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By Nadia Marshall
What is Millet?
Millet is a small seeded grass that has been cultivated for over 10,000 years and is widely grown in developing countries; the largest producer being India. It has a short growing season, is resistant to drought and is adapted to poor, infertile soils. There are many different types of millet including pearl, foxtail, proso and finger (red millet - also known as raggi).
What are its qualities?
From an Ayurvedic perspective, millet has the following qualities...
Qualities: Dry, Light
Actions on the doshas: Balances Kapha, increases Vata and Pitta in excess
Action on the mind: Rajasic/Sattvic
What are its medicinal qualities?
From an Ayurvedic perspective, millet is considered Sweet, Heating, Dry and Light. This makes it a rather special grain because it has the satisfying, nourishing effect of the Sweet taste but at the same time is light, easy to digest and actually antidotes the damp stickiness that can result from eating other heavier grains (like wheat). Due to its light, heating and drying effect, millet is used as ‘food medicine’ in the treatment of high Ama, dull Agni, diabetes, excess weight, oedema and other excess Kapha (mucous/fluid) conditions. If eaten in excess it may aggravate Vata or Pitta but if soaked and then cooked with a little oil and some cooling spices (like fennel and coriander), it is can be transformed into a relatively tridoshic grain.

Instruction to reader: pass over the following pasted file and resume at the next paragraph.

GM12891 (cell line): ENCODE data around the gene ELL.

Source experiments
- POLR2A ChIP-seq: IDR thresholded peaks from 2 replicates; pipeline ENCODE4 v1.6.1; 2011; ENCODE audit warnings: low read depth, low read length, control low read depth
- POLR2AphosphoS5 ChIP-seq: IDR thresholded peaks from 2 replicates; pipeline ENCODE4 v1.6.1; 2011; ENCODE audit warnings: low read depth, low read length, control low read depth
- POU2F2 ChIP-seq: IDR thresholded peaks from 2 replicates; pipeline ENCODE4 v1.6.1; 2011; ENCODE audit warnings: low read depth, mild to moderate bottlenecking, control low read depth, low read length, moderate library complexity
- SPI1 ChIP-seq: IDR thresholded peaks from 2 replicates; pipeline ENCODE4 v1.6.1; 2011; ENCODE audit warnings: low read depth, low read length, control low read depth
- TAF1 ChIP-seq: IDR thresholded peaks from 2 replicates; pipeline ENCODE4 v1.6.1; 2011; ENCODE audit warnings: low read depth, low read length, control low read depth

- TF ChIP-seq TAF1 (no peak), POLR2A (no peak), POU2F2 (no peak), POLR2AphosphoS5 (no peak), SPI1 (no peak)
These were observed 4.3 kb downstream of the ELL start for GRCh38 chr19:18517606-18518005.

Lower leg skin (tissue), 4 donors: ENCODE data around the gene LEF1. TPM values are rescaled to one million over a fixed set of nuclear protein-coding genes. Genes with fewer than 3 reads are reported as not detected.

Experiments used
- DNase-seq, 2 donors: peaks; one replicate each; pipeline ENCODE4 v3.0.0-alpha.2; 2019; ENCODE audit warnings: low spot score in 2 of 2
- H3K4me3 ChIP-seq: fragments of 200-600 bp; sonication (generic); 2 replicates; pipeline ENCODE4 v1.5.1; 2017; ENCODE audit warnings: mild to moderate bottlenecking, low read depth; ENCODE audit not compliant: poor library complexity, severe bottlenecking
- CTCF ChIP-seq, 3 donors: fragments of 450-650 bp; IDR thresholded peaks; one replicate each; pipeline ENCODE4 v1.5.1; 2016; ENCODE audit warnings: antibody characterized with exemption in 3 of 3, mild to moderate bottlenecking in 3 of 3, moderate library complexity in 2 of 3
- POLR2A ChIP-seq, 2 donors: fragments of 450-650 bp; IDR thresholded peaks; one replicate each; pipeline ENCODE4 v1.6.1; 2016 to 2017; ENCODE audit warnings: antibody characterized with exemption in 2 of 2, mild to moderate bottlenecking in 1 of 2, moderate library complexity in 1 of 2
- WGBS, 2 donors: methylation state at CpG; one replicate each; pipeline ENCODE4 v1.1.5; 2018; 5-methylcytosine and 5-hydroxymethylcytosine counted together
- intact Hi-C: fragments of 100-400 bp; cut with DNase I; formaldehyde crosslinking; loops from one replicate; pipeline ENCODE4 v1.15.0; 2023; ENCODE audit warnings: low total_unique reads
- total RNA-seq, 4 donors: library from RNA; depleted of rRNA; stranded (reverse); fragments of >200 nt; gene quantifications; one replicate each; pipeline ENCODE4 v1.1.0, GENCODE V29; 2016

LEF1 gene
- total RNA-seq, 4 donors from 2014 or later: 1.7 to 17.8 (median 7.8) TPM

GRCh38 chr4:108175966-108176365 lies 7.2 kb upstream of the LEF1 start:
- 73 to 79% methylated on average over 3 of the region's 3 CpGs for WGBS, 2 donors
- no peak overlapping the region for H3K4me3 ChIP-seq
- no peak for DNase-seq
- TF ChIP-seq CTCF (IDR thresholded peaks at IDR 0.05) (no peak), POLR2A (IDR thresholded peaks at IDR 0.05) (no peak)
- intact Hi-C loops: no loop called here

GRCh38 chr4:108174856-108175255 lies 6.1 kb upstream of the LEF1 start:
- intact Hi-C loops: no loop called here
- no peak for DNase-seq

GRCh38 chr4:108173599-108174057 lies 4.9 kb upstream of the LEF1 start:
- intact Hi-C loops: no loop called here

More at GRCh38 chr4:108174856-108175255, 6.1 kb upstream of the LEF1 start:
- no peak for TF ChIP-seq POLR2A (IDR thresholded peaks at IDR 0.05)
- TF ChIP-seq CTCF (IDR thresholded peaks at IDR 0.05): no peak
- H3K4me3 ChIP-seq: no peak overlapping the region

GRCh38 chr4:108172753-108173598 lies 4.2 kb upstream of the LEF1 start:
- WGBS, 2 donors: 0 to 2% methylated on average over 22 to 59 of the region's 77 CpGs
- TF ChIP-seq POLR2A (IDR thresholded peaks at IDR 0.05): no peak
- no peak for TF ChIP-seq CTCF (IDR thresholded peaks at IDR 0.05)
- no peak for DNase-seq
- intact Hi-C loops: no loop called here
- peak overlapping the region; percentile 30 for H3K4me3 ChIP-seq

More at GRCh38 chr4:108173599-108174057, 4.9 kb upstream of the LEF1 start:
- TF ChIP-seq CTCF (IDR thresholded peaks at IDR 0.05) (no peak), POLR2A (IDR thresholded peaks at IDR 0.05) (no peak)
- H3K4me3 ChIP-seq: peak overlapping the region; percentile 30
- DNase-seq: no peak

The Western viewpoint.
From a western perspective, millet is gluten free, low in lectin activity, alkalising and high in insoluble fibre, phosphorous, potassium, magnesium and folate. However, it has a relatively high GI (60-70), so should be cooked with a little good quality fat and extra fibre to slow down the GI of the whole dish.
How do you eat it?
Millet can be used whole in soups or as a side dish to meals. When using it in soups it just needs to be soaked for a couple of hours before cooking. But millet flour can also be used to make porridges, puddings, hot cakes and baked cakes!
Why do I love it?
My favourite millet is Raggi or red finger millet because it reminds me of chocolate! I first had it in India while doing panchakarma and we referred to our raggi porridge as ‘cocoa porridge’.
Should anyone avoid eating it?
People with thyroid problems may wish to avoid eating millet on a daily basis as it is believed to contain some goitrogen properties.
Where do you get it from?
You can buy Organic unhulled milley and millet flour from most whole-food or healthfood stores. If you live around Northern NSW you can it from Santos and also The Source in Mullum. To get raggi, you’ll need to go to an India grocer... or we sell it at the clinic.
Finally, below is a video showing one way to prepare millet.
“Ayurvedic Cooking for Self-Healing” by Vasant Lad
Agni - the digestive fire.
Ama or Aama - undigested food waste, toxins.
Ojas- the foundation of our immune system and longevity.
Dhatus - the tissues of the body.
Srotas - the channels of the body.
Vata - the air/ether
intelligence in the body.
Pitta- the fire/water
intelligence in the body.
Kapha- the water/earth intelligence in the body.
Sattva- the quality of purity, intelligence, peace and love.
Rajas- the quality of
turbulence and activity.
Tamas- the quality of
dullness, darkness and inertia.
Rasa - the taste of a food (Sweet, Sour, Salty, Pungent, Bitter, Astringent)
Virya - second level of digestion (either Heating or Cooling)
Vipaka - third level of digestion, the deep taste of a food (can be Sweet, Sour or Pungent)
Prabhav - the 'special effect' of a food or herb/spice
Rasa - also the name for plasma tissue
Rakta - blood tissue
Mamsa - muscle tissue
Meda - fat tissue
Asthi - bone tissue
Majja - nerve & bone marrow tissue
Shukra - sexual reproductive tissue